By Steve Visser
Eduardo Schoen rode MARTA until last month when he joined a trend that has plagued the transit agency for years. He jumped back in his SUV, making him one of thousands of former MARTA riders to give up on public transportation in recent years.
Until last month the 40-year-old Milton resident rode the bus to the North Springs station to catch a train to his job at AT&T in Midtown. He found it an economical, stressless commute. That was until late buses and trains too oftencaused him to miss connections and often addednearly 30 minutes to his trip.
"I would rather use that time for family than sitting in a bus stop in the cold," he said. "I enjoyed riding MARTA. It is too bad I had to give it up."
Unlike most public transit systems in the United States, last year, MARTA continued a downward spiral in declining ridership at a time when that trend should be turning around: the economy is improving; the younger Millennials favor transit more than older Baby Boomers or Gen Xers; gas prices remain high.
MARTA calculates its buses and trains carry 123,400 people daily to jobs, school and shopping, but since 2001 that ridership has fallen by about 15 percent on trains and 31 percent on buses, according to reports from the American Public Transit Association. The APTA figures show transit nationally has been climbing out of the recession-induced doldrums for the last two years but showed MARTA buses and trains combined are down 8 percent in 2012 and nearly 6 percent in 2011. Since 2001 MARTA showed ridership losses on trains for eight years and on buses for 10 -- far worse than comparable cities or transit systems, according to the APTA report this month.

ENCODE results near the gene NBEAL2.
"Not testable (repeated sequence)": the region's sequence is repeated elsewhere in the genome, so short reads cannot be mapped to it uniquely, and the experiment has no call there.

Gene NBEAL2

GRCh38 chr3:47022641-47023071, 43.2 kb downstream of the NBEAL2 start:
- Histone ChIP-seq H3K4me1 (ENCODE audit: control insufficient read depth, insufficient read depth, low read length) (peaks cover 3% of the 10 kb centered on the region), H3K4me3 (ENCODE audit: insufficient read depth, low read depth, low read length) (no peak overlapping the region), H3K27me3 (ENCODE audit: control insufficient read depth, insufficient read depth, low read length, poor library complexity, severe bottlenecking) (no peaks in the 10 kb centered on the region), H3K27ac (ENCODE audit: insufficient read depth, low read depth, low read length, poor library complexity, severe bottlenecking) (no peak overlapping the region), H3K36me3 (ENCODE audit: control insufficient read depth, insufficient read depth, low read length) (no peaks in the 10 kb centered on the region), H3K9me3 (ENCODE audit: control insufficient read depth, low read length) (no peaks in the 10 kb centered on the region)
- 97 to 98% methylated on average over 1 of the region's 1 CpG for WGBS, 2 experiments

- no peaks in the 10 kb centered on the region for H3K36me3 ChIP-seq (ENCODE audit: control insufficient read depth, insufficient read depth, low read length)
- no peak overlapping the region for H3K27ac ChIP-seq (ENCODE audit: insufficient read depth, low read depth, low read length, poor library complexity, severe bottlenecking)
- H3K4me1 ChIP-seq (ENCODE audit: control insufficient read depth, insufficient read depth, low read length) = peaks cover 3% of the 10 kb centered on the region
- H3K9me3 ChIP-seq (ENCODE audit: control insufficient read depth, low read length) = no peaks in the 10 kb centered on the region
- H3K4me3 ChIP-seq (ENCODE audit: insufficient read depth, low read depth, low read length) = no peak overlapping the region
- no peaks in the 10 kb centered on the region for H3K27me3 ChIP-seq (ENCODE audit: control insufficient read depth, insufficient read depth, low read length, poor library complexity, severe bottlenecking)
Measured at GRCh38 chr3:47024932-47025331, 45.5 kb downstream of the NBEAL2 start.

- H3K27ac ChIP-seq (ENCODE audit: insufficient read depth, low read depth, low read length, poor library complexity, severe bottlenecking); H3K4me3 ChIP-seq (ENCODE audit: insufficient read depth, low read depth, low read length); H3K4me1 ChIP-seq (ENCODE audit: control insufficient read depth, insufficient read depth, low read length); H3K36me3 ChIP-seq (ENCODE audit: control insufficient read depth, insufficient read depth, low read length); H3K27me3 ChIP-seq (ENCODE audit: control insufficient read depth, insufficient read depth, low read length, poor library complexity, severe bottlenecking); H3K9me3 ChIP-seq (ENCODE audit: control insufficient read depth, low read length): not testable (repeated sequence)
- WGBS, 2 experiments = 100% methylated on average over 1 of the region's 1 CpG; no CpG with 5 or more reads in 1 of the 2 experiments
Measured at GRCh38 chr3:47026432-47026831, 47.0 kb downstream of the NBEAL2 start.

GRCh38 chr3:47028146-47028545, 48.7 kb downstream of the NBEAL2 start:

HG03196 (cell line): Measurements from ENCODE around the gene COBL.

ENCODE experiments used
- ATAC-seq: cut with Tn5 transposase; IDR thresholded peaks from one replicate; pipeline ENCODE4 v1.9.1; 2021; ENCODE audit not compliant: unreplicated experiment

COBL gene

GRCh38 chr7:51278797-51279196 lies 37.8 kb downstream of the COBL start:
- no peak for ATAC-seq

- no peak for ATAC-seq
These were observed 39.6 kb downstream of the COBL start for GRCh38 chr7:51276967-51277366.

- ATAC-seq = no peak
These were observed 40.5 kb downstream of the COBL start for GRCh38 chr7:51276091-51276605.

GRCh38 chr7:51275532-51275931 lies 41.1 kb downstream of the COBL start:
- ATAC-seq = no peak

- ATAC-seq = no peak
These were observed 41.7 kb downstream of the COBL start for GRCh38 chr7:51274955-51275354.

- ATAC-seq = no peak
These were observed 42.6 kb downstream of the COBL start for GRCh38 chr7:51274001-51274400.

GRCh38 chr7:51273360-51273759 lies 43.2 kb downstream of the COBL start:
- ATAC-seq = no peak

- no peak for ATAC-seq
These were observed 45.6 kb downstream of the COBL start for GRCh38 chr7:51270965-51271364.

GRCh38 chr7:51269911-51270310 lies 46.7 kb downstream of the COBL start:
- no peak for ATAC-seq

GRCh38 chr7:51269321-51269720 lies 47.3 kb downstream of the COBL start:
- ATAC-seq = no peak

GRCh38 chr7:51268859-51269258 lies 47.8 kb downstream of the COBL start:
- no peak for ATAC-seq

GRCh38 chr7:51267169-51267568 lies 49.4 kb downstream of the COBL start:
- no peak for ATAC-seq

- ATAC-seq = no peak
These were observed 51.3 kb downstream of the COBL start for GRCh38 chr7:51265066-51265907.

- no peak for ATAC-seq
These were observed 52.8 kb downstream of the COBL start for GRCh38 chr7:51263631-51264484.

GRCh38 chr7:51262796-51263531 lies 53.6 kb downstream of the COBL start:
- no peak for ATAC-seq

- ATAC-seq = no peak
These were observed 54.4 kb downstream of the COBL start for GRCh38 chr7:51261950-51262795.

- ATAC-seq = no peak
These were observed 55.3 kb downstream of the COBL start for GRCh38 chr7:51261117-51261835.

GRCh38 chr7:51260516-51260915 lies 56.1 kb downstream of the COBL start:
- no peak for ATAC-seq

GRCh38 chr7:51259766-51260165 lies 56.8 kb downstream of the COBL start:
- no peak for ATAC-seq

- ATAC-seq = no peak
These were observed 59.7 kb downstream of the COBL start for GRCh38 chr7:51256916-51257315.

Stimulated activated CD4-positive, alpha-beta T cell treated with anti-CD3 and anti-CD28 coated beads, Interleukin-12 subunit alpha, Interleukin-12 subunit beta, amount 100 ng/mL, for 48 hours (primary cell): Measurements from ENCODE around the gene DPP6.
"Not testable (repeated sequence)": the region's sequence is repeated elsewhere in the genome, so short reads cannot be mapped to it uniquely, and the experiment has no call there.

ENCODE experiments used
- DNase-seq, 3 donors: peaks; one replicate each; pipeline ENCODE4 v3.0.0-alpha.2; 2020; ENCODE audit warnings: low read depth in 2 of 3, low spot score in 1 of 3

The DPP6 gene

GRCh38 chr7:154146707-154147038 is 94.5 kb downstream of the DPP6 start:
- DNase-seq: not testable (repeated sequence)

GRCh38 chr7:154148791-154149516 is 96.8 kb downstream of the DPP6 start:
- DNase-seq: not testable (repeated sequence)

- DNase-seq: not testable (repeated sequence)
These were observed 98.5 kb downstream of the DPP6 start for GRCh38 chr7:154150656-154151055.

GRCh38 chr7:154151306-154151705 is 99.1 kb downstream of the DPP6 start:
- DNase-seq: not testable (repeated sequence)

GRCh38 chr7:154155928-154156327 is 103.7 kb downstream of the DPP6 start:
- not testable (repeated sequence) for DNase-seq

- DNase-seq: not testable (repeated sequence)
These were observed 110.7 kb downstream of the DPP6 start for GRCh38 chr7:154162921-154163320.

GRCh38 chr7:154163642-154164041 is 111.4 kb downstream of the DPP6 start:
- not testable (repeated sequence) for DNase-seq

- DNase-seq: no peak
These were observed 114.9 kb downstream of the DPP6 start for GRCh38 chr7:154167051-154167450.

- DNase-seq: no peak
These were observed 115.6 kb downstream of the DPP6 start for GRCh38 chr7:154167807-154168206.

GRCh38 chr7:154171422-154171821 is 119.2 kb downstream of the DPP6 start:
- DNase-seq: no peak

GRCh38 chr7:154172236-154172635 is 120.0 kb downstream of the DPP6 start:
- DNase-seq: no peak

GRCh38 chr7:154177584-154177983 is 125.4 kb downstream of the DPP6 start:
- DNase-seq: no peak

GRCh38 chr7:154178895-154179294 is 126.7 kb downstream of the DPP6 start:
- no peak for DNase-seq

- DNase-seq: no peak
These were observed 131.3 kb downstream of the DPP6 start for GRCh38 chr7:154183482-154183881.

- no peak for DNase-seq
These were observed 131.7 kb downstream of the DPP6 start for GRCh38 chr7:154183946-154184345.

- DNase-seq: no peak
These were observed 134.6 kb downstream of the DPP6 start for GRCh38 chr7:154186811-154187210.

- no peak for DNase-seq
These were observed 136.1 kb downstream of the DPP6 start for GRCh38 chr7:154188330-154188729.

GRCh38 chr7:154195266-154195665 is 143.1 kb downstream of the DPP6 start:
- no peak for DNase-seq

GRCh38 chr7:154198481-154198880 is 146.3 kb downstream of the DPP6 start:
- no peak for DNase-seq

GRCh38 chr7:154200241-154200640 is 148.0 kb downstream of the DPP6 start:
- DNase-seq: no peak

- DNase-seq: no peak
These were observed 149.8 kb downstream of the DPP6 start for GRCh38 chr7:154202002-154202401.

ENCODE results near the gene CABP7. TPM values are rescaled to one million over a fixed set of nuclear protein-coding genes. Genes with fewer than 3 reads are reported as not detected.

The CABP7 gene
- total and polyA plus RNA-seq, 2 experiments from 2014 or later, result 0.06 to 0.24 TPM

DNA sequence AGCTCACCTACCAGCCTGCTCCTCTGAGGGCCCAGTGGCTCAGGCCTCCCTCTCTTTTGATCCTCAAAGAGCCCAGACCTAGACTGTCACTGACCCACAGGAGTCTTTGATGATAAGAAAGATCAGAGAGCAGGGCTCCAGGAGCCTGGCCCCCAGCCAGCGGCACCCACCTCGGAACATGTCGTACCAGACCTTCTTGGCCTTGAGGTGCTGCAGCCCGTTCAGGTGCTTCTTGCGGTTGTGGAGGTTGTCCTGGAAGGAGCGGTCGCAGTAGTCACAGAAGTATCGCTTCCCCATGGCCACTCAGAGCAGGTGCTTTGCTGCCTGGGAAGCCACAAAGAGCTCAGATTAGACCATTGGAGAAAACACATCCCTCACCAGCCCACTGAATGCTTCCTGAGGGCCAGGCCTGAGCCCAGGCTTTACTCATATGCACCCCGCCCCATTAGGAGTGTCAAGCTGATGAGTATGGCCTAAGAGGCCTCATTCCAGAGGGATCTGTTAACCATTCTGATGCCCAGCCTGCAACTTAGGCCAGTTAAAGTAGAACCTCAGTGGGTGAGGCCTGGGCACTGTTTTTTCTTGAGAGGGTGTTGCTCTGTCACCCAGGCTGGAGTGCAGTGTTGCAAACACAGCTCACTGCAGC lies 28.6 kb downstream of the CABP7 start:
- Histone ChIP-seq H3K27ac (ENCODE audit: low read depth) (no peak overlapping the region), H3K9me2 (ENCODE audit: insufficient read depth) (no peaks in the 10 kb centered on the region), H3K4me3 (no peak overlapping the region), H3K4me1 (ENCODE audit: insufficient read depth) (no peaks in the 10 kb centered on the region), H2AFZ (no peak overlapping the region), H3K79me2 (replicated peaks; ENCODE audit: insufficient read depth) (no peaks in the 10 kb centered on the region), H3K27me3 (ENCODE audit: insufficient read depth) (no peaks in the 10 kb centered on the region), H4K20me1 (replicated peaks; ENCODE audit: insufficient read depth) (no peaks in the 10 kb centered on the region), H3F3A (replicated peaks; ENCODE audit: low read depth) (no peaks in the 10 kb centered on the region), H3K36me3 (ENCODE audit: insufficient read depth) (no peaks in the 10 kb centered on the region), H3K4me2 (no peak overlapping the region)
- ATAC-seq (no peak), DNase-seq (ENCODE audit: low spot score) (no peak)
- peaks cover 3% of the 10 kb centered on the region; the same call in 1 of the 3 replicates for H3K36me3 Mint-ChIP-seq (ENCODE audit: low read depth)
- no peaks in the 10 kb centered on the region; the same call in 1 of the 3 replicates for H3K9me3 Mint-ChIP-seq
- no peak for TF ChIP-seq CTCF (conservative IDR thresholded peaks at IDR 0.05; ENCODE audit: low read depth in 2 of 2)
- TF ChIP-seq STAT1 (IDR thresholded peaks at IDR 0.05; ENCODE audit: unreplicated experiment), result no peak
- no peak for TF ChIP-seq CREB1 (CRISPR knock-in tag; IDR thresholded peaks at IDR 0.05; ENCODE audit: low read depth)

MARTA has long had trouble building its ridership because so much of the system doesn't go to residential or economic centers and is confined to Fulton and DeKalb counties, which makes the falling ridership even more of a threat because it comes from a shallow base.
Former General Manager Ken Gregor noted that MARTA has been hit by perfect storm over the decade of two recessions, which leave people without jobs to travel to, three fare increases, a short-lived expansion, service cuts and rising capital-improvement costs for an aging system. He suspected the system's shaky finances contributed to customer dissatisfaction because of breakdowns from delayed maintenance and missed schedules.
"It raises a serious question of whether MARTA can sustain its existence if it can't get any growth where the jobs are and where people live," said Gregor, who is also a former MARTA board member. "The system has unquestionably deteriorated because of the limited funds available not only for the operating costs but for the capital program."
This fiscal year isn't looking better with overall ridership down 4.4 percent so far in the first seven months. Rail boardings have decreased 5 percent, bus boardings have decreased 3.7 percent, according to MARTA's recent ridership study. If those trends continue, the transit agency could lose more than $2 million in projected revenue.